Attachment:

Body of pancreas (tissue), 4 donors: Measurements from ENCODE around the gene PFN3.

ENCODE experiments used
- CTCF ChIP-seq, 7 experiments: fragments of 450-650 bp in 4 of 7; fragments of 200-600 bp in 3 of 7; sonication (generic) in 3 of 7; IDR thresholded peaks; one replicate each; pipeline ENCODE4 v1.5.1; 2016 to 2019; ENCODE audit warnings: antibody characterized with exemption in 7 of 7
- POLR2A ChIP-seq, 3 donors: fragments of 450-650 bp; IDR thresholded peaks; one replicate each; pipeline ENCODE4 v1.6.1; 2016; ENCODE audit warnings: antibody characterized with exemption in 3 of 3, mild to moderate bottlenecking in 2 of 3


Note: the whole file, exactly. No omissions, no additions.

Body of pancreas (tissue), 4 donors: Measurements from ENCODE around the gene PFN3.

ENCODE experiments used
- CTCF ChIP-seq, 7 experiments: fragments of 450-650 bp in 4 of 7; fragments of 200-600 bp in 3 of 7; sonication (generic) in 3 of 7; IDR thresholded peaks; one replicate each; pipeline ENCODE4 v1.5.1; 2016 to 2019; ENCODE audit warnings: antibody characterized with exemption in 7 of 7
- POLR2A ChIP-seq, 3 donors: fragments of 450-650 bp; IDR thresholded peaks; one replicate each; pipeline ENCODE4 v1.6.1; 2016; ENCODE audit warnings: antibody characterized with exemption in 3 of 3, mild to moderate bottlenecking in 2 of 3